The forgotten history of Lublin brought to life in captivating new book
For those who love to get inside the soul of a city, a new book published in Polish and English offers just that by exploring the forgotten history of Lublin.
With over 160 photographs, “A Lublin that no longer exists” invites readers to wander the city’s winding streets and look at familiar spots in a new light.
Located in eastern Poland, Lublin has a rich, multicultural past. The city’s location between Vilnius and Kraków made it a thriving centre of trade during the Middle Ages. Later, the Polish-Lithuanian Commonwealth was established with the Union of Lublin, signed in 1569.
Before the Second World War, the city was a major centre of Jewish life in Central Europe, with a community that had lived there for centuries. A rabbinical school established in the 16th Century, the Talmudic Academy, earned it the name the “Jewish Oxford”.
This rich cultural and architectural heritage is the focus of the book, written by art historian Joanna Zętar. Based in Lublin, Zętar has being working at the “Grodzka Gate – NN Theatre” cultural centre, which promotes the study of the city’s Jewish past, among other activities, for over a decade.
"Wandering around Lublin, with every step we come across places with an extraordinary history. This city of centuries-old tradition delights with the richness and diversity of its architecture, but equally fascinating are the non-existing points, from which only paths to the past lead,” she writes in the book’s introduction.
One place that has changed completely is the former Jewish quarter of Podzamcze, she notes. Its main street, Ulica Szeroka (Broad Street), was destroyed by the Germans during the Second World War and no longer exists.
"Streets, temples, monuments, cinemas, and industrial plants have been destroyed or significantly transformed. Even the last hundred years, documented by Lublin photographers, is a very interesting portrait of the city, also of a Lublin that no longer exists and whose appearance we know only thanks to the photographic frames captured on film,” she adds.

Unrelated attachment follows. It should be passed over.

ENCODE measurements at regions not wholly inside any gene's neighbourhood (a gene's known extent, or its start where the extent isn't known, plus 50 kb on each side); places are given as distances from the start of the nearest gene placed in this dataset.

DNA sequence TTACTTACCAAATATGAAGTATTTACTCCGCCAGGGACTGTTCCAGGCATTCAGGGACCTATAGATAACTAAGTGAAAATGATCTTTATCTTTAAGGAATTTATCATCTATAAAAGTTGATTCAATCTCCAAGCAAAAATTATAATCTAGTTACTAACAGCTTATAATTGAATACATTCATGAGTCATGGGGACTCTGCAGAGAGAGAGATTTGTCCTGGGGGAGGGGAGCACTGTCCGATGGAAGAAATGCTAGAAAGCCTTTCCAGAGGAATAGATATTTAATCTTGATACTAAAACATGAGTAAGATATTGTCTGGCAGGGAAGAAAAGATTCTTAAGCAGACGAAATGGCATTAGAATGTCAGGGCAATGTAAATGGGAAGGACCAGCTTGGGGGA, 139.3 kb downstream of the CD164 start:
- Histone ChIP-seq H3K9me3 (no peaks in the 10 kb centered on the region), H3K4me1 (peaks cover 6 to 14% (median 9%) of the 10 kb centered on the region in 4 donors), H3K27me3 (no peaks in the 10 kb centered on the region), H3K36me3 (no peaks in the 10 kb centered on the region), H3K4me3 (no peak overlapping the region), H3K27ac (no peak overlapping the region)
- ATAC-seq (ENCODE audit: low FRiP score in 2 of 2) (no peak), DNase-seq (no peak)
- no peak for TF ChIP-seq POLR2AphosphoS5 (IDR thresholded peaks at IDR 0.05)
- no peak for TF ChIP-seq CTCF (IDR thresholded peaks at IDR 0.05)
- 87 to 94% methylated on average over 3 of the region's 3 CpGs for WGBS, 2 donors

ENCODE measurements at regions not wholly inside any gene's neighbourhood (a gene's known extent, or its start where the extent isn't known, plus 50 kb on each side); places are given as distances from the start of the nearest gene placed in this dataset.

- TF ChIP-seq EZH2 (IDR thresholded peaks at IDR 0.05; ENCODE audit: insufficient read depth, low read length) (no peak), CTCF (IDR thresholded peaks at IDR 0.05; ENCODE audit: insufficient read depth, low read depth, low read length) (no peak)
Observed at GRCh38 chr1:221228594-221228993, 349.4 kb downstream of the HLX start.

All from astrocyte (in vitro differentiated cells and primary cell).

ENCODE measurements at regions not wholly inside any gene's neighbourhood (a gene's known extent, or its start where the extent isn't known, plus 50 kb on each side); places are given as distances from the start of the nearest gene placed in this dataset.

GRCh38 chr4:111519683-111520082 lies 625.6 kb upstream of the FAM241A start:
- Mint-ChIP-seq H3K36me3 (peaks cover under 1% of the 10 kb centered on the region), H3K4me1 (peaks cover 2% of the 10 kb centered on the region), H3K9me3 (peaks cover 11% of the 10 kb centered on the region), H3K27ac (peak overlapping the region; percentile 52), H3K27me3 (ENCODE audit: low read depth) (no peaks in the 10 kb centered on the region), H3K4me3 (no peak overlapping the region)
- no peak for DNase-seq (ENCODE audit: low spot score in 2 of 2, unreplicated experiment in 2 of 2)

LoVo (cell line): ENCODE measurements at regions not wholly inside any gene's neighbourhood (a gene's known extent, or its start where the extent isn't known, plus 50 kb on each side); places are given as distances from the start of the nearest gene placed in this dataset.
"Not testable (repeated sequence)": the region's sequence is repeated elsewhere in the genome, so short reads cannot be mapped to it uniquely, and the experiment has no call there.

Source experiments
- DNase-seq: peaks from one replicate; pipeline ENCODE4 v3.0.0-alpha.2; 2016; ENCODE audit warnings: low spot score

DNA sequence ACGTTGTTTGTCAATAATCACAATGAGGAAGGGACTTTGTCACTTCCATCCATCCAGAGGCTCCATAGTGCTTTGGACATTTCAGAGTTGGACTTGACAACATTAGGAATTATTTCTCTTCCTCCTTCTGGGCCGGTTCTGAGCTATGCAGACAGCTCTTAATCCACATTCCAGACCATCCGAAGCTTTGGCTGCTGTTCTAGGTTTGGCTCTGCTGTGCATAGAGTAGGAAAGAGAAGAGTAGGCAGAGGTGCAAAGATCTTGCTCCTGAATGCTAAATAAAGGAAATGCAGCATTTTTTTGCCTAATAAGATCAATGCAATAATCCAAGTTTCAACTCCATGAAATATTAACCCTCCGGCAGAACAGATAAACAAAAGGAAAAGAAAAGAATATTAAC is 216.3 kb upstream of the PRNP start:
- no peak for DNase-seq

The book combines old black and white photographs with explanations in both Polish and English to guide the reader. Some pages include maps to show the exact spot the photos refer to.
Places featured range from the city’s Kraków Gate, one of the fortified brick gates leading into the city’s medieval core, to the horse racetrack, where the first races were held in 1927. As the book notes, a fast route is now being built over the site of the former track, where the last race was held in the 1940s.
Although the photographs of long-gone places may evoke nostalgia among some readers, Zętar notes that change is normal and not necessarily to be avoided.
“Of course, there are [places] that we may regret have lost their former appearance, but change in the structure of the city is natural. The city must change. Some areas gain a new function, others need to be rebuilt. It’s a natural process,” she told regional daily “Dziennik Wschodni”.
Published by Dom Wydawniczy Księży Młyn publishing house, the book is part of a series on cities “that no longer exist”, which also includes the Kielce and the highly industrialised Zagłębie region in southern Poland.